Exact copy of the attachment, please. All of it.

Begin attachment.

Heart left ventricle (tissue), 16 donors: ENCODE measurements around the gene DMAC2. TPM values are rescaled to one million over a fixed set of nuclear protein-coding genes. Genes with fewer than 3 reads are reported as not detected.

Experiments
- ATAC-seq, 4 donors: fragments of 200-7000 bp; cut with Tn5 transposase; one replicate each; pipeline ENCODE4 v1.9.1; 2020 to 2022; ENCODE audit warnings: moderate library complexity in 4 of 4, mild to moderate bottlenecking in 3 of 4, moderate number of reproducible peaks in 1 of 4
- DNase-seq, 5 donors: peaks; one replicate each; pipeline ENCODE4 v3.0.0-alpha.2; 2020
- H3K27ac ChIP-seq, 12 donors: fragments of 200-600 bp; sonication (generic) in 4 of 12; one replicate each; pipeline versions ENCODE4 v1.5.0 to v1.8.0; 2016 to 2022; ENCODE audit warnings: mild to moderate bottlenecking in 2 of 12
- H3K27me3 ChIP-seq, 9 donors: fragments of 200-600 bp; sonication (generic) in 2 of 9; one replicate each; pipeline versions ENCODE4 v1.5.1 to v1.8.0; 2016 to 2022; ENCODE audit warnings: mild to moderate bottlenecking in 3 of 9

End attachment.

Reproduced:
Heart left ventricle (tissue), 16 donors: ENCODE measurements around the gene DMAC2. TPM values are rescaled to one million over a fixed set of nuclear protein-coding genes. Genes with fewer than 3 reads are reported as not detected.

Experiments
- ATAC-seq, 4 donors: fragments of 200-7000 bp; cut with Tn5 transposase; one replicate each; pipeline ENCODE4 v1.9.1; 2020 to 2022; ENCODE audit warnings: moderate library complexity in 4 of 4, mild to moderate bottlenecking in 3 of 4, moderate number of reproducible peaks in 1 of 4
- DNase-seq, 5 donors: peaks; one replicate each; pipeline ENCODE4 v3.0.0-alpha.2; 2020
- H3K27ac ChIP-seq, 12 donors: fragments of 200-600 bp; sonication (generic) in 4 of 12; one replicate each; pipeline versions ENCODE4 v1.5.0 to v1.8.0; 2016 to 2022; ENCODE audit warnings: mild to moderate bottlenecking in 2 of 12
- H3K27me3 ChIP-seq, 9 donors: fragments of 200-600 bp; sonication (generic) in 2 of 9; one replicate each; pipeline versions ENCODE4 v1.5.1 to v1.8.0; 2016 to 2022; ENCODE audit warnings: mild to moderate bottlenecking in 3 of 9